Additionally, you should choose your threat intelligence feeds carefully. Not all businesses face the same kinds of digital threats. Arming your SIEM to look for unlikely cyberattacks increases false positives across the board. However, if the threat intelligence feed changes, so should the correlation rules.
8. Integrating SIEM with Other Security Tools: Maximizing Your Investments
Here are steps your organization can take to integrate Cloud SIEM with other security tools and systems.
- Identify the security tools and systems currently in use in your organization. This includes firewalls, intrusion detection and prevention systems (IDPS), vulnerability scanners, etc.
- Identify security tools and systems compatible with Cloud SIEM. Some security tools and systems already have built-in integration with cloud SIEMs, while others require additional configuration or customization.
- Configure integrations between Cloud SIEM and other security tools and systems. This includes setting up APIs and other connectivity mechanisms, as well as configuring data flow and log formats between different systems.
- Test your integration to make sure it works correctly. This includes running simulated security incidents and performing real-time analysis of security logs to ensure that various systems are communicating and exchanging data as expected.
- Monitor and maintain your integrations to ensure they continue to function well over time. This includes regular updates to integration configurations and monitoring the performance of various systems to identify and fix potential problems.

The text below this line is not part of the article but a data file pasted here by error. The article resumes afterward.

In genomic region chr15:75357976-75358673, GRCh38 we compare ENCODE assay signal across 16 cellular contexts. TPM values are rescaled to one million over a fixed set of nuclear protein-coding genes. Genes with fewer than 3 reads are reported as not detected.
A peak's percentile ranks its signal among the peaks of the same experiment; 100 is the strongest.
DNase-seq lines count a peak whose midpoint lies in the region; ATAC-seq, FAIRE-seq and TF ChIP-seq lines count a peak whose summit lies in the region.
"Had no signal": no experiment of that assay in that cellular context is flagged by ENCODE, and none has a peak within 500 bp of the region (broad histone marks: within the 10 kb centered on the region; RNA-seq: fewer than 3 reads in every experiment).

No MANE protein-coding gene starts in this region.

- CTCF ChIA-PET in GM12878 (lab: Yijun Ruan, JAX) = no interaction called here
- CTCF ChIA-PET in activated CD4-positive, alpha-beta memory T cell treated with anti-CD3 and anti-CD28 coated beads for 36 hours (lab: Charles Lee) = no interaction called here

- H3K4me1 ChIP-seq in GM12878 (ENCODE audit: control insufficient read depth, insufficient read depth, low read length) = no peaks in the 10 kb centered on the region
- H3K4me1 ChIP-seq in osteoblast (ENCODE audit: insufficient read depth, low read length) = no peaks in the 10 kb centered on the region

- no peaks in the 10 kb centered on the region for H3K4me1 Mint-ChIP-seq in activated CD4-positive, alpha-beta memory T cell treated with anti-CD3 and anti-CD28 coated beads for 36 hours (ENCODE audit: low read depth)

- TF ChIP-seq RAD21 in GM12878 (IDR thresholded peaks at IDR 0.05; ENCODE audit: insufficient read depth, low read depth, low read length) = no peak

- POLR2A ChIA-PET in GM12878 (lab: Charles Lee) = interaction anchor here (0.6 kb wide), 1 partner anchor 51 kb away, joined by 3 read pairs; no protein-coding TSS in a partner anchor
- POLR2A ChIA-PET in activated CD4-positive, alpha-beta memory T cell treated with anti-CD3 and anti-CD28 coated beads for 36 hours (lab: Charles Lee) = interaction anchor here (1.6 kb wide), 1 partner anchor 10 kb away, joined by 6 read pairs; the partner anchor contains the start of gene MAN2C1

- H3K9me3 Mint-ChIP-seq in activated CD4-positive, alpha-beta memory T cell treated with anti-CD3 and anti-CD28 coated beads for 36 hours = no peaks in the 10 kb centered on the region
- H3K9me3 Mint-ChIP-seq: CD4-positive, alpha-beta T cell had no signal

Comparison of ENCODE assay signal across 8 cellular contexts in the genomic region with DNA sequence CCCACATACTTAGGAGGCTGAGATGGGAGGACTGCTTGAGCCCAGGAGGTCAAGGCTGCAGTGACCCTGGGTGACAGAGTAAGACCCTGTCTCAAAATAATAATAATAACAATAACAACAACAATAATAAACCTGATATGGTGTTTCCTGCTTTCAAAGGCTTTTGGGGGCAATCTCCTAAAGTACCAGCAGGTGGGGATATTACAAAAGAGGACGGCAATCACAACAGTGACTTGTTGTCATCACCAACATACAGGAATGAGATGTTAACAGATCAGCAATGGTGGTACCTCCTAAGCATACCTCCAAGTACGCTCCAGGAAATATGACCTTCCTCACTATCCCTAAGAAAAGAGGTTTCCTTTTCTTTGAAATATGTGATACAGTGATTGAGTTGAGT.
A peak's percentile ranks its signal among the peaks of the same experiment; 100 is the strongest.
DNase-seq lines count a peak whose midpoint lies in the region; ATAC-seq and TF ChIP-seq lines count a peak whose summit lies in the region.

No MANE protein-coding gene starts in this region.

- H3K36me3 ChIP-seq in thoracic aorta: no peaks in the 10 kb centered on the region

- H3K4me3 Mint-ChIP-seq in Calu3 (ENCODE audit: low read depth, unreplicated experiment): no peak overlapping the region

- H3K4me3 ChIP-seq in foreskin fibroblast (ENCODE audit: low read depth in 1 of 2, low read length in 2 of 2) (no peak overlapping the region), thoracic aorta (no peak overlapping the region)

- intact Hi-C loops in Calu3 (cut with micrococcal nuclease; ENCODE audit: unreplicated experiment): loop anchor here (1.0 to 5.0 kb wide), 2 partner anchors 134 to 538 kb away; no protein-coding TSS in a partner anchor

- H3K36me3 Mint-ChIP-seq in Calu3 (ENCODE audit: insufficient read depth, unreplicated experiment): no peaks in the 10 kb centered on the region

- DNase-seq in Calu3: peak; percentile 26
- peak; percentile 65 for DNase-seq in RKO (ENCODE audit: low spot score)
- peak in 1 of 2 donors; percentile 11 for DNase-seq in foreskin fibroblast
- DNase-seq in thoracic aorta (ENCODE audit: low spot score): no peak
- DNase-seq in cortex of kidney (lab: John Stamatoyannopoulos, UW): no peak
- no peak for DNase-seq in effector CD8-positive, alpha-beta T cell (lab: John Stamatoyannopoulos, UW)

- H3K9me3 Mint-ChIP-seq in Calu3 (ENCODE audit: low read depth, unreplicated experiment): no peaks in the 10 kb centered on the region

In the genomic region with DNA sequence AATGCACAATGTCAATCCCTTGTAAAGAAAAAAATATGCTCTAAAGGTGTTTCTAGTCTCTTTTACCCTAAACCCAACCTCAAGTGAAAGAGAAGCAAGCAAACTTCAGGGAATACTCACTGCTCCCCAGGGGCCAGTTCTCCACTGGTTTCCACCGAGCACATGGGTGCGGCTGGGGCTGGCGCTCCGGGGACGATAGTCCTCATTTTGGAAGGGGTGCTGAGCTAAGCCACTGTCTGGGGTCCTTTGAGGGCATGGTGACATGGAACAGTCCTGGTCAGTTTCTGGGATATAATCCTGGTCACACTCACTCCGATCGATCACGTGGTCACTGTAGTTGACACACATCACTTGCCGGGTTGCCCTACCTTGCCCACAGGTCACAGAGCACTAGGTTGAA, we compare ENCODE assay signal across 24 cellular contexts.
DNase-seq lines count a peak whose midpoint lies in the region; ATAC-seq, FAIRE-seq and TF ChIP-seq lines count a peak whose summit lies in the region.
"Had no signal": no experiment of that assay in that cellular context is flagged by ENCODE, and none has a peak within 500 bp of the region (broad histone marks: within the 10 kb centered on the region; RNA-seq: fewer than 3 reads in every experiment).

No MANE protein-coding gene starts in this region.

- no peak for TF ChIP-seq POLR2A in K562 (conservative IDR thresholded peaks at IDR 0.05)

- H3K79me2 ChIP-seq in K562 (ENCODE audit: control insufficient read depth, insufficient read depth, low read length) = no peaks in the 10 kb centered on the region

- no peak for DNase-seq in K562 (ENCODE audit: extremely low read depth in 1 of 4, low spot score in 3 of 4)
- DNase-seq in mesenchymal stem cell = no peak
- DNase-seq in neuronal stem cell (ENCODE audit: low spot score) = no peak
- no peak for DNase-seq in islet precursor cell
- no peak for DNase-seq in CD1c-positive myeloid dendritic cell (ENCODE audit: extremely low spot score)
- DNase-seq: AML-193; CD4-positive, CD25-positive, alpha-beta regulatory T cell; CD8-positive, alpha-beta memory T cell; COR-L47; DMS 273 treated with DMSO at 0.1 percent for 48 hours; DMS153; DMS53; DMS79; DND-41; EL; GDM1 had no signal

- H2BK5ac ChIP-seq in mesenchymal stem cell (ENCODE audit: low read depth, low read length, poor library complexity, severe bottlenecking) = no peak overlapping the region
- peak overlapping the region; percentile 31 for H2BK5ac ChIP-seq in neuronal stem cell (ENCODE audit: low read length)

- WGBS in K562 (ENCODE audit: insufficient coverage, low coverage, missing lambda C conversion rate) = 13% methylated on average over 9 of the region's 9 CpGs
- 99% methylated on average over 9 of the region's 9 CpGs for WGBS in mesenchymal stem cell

By integrating Cloud SIEM with other security tools and systems, organizations can build a more comprehensive and effective security posture. This allows you to detect and respond to security incidents faster and more effectively, better protecting your network and data.
9. Conclusion: Next Steps for Leveraging SIEM Data to Improve Security
An active SIEM monitoring solution across your infrastructure can drastically cut the time it takes to find potential network threats and vulnerabilities and take action on them. This can help you scale your security as your business grows.
AI will become increasingly important in the future of her SIEM as cognitive capabilities improve the system's decision-making ability. It also allows the system to adapt and scale as the number of endpoints increases. As IoT, cloud, mobile, and other technologies increase the amount of data that SIEM tools need to process, AI is a solution that can handle more data types and a more complex understanding of the changing threat landscape.